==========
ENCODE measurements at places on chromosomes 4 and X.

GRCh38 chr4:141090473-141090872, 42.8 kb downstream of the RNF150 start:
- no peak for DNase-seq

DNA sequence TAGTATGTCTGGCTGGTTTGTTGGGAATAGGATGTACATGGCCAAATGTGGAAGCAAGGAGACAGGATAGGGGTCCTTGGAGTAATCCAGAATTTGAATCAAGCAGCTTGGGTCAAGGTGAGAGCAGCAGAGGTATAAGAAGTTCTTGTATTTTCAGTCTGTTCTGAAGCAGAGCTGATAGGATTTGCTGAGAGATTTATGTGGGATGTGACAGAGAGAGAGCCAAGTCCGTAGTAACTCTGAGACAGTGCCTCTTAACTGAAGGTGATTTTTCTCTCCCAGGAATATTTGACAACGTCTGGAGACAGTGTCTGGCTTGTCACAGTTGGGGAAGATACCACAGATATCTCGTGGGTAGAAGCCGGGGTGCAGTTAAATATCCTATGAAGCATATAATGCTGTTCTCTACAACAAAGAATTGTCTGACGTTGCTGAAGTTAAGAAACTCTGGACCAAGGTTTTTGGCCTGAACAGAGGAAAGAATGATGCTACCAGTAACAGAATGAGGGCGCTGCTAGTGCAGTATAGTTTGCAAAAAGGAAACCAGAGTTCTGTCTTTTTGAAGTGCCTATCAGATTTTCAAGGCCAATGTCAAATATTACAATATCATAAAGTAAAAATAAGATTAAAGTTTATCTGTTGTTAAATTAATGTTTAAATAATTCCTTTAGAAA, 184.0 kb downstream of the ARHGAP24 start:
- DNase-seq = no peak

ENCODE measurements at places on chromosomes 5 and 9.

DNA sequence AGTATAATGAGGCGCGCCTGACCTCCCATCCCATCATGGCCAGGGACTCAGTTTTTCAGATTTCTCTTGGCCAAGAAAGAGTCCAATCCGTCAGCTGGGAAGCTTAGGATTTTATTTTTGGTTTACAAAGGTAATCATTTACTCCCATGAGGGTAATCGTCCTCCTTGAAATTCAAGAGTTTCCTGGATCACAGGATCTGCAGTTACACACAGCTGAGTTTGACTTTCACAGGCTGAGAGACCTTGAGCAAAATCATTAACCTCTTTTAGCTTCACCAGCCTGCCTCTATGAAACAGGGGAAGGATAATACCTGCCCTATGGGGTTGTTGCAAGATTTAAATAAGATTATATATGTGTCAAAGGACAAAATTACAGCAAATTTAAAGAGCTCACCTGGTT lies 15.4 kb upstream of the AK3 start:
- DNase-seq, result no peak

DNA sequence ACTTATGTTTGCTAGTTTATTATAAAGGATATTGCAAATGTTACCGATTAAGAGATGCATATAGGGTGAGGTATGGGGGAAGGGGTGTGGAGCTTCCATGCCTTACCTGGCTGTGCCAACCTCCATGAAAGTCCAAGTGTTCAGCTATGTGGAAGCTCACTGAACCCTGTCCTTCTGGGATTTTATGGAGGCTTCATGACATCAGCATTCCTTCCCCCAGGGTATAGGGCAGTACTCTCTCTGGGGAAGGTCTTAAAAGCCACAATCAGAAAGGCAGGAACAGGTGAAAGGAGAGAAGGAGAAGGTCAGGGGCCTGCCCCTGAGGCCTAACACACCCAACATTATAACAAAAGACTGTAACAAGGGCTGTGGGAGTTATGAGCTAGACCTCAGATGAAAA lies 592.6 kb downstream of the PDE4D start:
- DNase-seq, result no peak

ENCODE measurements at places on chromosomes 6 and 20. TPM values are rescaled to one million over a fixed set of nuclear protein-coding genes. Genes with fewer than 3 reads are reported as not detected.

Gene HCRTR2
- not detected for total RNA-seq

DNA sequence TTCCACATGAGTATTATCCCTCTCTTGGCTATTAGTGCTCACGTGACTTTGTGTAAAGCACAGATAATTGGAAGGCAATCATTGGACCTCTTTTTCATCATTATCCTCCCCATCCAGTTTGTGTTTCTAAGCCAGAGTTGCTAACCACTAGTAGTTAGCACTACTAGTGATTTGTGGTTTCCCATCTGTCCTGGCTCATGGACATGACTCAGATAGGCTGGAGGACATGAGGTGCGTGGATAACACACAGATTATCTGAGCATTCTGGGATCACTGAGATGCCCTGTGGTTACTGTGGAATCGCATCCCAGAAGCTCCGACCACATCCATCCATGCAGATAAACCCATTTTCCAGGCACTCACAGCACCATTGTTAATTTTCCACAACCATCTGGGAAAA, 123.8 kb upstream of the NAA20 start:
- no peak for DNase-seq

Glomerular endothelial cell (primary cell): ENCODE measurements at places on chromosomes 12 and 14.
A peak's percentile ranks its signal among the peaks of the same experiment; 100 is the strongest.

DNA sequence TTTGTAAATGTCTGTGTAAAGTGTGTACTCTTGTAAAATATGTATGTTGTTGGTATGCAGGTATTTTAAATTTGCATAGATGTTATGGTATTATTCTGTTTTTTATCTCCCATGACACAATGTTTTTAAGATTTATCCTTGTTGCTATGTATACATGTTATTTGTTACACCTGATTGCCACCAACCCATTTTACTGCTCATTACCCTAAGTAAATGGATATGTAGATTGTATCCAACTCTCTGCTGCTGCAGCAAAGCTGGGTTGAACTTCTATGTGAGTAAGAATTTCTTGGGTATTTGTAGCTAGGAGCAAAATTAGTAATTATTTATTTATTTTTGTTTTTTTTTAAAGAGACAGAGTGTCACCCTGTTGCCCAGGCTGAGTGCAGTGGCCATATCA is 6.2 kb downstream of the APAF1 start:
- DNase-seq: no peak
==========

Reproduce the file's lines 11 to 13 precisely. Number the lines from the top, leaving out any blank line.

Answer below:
ENCODE measurements at places on chromosomes 6 and 20. TPM values are rescaled to one million over a fixed set of nuclear protein-coding genes. Genes with fewer than 3 reads are reported as not detected.

Gene HCRTR2
- not detected for total RNA-seq